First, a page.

Monthly Archives: March 2002

Further Reflection on MicroPublishing

Riding the F train two nights ago, a Williamsburg type boards and begins making a speech to the car. “I’ve published three pamphlets, and I sell them for $1 each so I can publish more pamphlets…” Soft-selling, soft-speaking (bad subway sales technique), I lose the rest of his speech. He comes up the car. “I’ll take one,” I say. “Which one?” “Whatever one is your favorite.” He looks at me, pondering, then says with self-assurance, “You want to learn how to publish on a photocopier.” As a result, I am the proud owner of “How to Publish By Photocopier,” #21 in his series. Alas, no URL!

McSweeneys Update

CS gave me Neal Pollack‘s book to read when it was released by McSweeney’s last year and every downtown hipster felt like they had to read it. Like CS, I’m one of the ones that tired of the joke on page 25. But Neal has some interesting insight on the state of McSweeney’s Books (and self-publishing in general) in this week’s Onion AV Club:

It’s doing fine. I mean, there are books coming out, and it’s still publishing issues. It’s still publishing books. Dave Eggers just opened a big tutoring center in San Francisco, and they just opened a store in New York, and the web site is still read by 25,000 people a day, so the culture is still alive. It’s more Dave’s project than mine, so I can’t speak to how long it’s going to be around or anything, or whether the infrastructure is going to be built up. But I can say that the buzz surrounding it has died down, and people don’t care about it the way they used to. It still exists and still has a solid following.

Neal reveals that he made about $40,000 from the McSweeneys hardcover of his book and $22,000 for selling the paperback rights to HarperCollins. Analysis of his writing aside, I enjoy his entreprenurial spirit which reminds that everything in life is selling. (There’s also an interesting aside concerning Dawson’s Creek.)

Newly of note in the self-publishing sphere: the new Weblog Braintrust collective SoNewMedia, which is sponsoring Greg Knauss on a virtual book tour from weblog to weblog. That’s brilliant.
· Neal Pollack Interview [Onion AV Club]
· McSweeneys Books [McSweeneys.net]
· SoNewMedia [SoNewMedia.com]
· Greg’s Virtual Book Tour [EOD.com]

Bill Simmons Update

With Opening Day less than a week away (woohoo!), now is a good moment to reflect on Bill Simmons‘ rise to the status of national treasure (ok, how about “must-read sports columnist”?). Author of the late-lamented Boston Sports Guy site, Simmons took up at ESPN’s Page 2 last summer and now writes three columns a week. His late-summer remembrance of Sox-Mets Game 6 is already a classic; his recent interview with Red Auerbach brings fresh insight to an overwritten topic (the Rick Pitino team photo story is hyperreal); and his two sets of Anti-Oscar awards this week demonstrate the range of his humor beyond sports.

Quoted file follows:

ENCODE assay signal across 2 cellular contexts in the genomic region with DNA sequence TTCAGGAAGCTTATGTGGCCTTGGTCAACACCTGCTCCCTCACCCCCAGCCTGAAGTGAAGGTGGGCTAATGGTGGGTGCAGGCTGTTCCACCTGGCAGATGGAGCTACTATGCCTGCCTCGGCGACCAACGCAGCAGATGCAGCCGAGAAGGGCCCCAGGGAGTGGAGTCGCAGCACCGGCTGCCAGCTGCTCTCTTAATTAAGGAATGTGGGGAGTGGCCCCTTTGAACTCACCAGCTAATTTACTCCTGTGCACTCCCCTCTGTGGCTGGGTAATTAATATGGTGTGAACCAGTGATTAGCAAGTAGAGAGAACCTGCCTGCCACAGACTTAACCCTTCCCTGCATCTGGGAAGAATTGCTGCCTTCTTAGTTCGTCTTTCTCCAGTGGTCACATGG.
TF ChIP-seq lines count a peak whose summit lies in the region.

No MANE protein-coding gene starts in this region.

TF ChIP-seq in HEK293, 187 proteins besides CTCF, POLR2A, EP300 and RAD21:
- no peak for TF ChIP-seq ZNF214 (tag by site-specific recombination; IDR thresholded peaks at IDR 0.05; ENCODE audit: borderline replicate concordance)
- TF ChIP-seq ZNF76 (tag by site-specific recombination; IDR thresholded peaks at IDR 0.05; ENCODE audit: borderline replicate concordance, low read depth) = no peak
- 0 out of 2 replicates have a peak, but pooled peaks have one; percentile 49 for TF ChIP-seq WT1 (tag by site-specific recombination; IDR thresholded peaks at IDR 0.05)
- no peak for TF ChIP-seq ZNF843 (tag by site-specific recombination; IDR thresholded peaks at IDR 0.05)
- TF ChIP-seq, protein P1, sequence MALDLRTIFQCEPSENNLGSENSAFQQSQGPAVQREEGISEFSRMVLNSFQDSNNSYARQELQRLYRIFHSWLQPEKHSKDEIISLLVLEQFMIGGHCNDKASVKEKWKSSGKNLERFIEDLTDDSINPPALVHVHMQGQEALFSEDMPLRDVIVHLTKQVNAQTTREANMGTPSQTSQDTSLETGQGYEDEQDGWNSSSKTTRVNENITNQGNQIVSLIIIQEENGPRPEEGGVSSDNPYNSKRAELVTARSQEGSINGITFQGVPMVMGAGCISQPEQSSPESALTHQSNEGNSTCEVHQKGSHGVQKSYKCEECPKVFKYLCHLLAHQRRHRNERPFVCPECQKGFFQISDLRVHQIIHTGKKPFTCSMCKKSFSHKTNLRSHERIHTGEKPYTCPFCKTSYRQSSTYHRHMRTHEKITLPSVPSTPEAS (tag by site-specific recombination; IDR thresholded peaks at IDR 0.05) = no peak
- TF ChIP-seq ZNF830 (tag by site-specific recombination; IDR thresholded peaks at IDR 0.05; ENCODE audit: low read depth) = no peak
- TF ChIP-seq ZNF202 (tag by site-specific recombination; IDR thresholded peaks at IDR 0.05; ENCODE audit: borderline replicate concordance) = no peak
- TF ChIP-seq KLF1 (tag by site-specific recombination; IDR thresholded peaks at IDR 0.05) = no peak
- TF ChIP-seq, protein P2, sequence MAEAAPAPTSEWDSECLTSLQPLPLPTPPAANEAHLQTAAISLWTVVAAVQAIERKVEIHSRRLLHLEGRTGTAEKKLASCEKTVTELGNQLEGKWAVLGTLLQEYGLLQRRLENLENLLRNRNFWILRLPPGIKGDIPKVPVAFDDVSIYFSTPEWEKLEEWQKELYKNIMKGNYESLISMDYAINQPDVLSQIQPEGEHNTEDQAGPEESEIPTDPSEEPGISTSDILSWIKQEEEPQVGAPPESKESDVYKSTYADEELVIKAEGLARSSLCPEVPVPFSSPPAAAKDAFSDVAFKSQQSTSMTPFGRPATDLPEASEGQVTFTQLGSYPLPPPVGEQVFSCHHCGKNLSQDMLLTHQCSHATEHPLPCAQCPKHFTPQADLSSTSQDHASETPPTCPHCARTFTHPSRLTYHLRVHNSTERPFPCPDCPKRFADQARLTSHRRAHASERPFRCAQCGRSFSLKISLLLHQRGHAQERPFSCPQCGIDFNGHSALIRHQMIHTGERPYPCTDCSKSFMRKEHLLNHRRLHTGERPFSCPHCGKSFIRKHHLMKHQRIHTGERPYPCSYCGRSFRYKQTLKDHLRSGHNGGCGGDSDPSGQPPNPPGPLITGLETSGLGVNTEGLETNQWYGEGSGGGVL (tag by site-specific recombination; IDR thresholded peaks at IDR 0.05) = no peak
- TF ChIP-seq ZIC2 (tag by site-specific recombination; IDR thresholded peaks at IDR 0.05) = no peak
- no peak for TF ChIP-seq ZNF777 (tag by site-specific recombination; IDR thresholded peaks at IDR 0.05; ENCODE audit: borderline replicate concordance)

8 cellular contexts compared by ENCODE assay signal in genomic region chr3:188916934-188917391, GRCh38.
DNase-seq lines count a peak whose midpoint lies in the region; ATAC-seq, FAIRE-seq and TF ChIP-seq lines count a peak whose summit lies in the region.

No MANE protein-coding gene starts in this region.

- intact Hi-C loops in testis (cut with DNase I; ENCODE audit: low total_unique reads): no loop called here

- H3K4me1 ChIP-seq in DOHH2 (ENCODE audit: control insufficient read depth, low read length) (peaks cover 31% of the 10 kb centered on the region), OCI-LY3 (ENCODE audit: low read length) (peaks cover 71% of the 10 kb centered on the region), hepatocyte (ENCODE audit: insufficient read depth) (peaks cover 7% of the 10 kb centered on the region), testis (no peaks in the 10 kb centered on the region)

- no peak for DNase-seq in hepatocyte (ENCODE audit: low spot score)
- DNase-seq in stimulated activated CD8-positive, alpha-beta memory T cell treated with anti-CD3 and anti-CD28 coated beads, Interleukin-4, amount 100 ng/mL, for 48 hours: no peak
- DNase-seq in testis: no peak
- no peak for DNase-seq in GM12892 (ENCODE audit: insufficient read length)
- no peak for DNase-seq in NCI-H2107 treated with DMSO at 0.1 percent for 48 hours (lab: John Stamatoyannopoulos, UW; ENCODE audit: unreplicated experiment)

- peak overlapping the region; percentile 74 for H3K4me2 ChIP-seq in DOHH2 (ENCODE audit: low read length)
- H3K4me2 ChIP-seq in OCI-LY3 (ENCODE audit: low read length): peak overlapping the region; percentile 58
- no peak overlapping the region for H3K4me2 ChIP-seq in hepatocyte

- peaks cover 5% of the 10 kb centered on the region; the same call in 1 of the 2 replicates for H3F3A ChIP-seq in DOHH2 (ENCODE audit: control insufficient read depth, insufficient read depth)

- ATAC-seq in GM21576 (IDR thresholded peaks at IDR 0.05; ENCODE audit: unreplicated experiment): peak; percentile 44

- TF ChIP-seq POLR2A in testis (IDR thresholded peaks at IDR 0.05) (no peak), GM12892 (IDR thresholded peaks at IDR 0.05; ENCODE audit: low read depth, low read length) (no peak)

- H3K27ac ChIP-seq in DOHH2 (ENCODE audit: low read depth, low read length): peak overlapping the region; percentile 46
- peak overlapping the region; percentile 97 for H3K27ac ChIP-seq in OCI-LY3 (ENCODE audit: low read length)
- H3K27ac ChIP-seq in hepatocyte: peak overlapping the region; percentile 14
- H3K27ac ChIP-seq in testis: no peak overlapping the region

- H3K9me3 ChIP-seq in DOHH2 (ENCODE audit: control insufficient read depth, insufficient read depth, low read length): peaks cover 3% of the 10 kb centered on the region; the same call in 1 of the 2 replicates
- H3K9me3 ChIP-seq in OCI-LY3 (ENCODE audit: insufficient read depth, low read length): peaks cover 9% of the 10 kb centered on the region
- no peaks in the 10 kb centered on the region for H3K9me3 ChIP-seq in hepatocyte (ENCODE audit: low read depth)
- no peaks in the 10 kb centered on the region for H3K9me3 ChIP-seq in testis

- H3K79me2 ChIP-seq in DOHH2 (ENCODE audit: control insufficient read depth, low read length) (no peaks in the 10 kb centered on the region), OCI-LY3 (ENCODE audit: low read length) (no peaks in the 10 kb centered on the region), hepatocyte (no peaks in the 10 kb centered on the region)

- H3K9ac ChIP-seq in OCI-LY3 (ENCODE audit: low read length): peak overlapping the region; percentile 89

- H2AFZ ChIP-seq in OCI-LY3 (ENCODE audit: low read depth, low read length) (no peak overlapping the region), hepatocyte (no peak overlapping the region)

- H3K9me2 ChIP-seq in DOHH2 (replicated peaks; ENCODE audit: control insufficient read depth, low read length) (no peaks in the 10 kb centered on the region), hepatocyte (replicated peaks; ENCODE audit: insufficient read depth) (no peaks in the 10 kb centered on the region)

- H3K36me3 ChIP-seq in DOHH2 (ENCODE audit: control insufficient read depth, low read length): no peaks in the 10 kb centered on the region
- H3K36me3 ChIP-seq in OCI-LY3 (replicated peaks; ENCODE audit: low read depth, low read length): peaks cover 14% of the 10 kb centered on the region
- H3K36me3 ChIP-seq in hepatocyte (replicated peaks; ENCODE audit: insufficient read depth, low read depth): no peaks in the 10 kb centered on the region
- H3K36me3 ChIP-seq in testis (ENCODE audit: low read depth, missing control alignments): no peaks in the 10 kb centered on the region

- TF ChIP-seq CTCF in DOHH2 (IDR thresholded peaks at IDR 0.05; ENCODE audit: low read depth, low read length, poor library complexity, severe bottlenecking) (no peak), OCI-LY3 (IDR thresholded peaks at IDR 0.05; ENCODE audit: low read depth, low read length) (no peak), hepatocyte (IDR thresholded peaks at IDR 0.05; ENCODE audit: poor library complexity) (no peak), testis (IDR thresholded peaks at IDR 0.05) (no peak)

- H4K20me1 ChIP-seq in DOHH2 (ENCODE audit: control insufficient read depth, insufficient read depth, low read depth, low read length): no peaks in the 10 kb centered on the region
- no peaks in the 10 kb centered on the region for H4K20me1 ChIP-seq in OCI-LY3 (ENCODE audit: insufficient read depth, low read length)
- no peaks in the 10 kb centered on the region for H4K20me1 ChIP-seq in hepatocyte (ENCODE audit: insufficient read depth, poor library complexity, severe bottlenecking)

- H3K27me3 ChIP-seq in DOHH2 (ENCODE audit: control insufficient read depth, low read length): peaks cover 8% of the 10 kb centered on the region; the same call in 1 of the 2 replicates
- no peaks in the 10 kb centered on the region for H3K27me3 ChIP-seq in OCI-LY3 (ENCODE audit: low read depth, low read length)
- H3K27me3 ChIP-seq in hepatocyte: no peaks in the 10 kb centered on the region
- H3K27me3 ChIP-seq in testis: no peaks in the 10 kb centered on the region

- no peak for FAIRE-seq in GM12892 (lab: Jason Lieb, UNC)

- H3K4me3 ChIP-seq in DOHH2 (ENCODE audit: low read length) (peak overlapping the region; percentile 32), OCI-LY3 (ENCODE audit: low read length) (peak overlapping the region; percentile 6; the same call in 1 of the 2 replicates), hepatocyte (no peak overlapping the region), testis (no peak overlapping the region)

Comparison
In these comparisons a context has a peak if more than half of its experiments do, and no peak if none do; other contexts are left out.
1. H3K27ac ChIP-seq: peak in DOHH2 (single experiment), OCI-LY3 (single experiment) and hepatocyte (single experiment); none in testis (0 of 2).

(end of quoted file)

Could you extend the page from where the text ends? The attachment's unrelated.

· Bill Simmons Columnist Archive [ESPN.com Page 2]

Long Bets

From the media-beloved (but still pretty damn cool) Long Now Foundation comes Long Bets, a website devoted to tracking bets with a minimum time period of two years. Designed to encourage long-term thinking, the site already has a dozen or so bets from glitterati of the Edge.org ilk. My favorite bet, though, posits “The US men’s soccer team will win the World Cup before the Red Sox win the World Series.” Ted Danson has accepted the bet on behalf of Red Sox fans with this argument:

The Red Sox have had such bad luck in the 20th century, I have to believe that in the new millennium it can only get better. Besides, statistically, scoring goals is harder than hitting a home run, and in the World Cup, you have the whole WORLD against you, in baseball, but the Red Sox only really have to beat the Yankees.

By the way, with baseball season fast approaching, I recommend the Sons of Sam Horn as the web’s best message boards for Sox fans.
· Long Bets Bet 8: Soccer v. Red Sox [Long Bets]
· Long Bets Homepage [Long Bets]

Pushback

MOP offers a critique of Below 14th, the Web Presence’s newest property:

My only real
criticism is that Below 14th is a bad title, especially since it limits you
– you may very well be at a restaurant north of 14th, and geographic
limitations are so gauche.

The Below 14th editors inform me that we will not be limited by geography. Below 14th is simply a clever reference to the fact that when we travel above 14th Street, or off our precious Manhattan isle, we start to itch. We are typing this now at 41st Street and we are itching.

LS.com Upgrades

Site upgrade today includes introduction of Below 14th, a new sideblog concerning nightlife in Downtown NYC. (The most recent five posts appear at left, though at the moment there are only five posts.) A linkbox has also been added, weblog archives are now fully functional and Atomz has contracted to provide a search mechanism. That is all.

Book Tools

Here’s something cool: Singlefile, “An easy-to-use web-based service that helps you organize the books you own, the books you are reading, the books you’ve read and the books you want to read.” At a price, however — $19.95/year. Not a bad business model — 1,000 subscribers would net $20,000 annually.
· Singlefile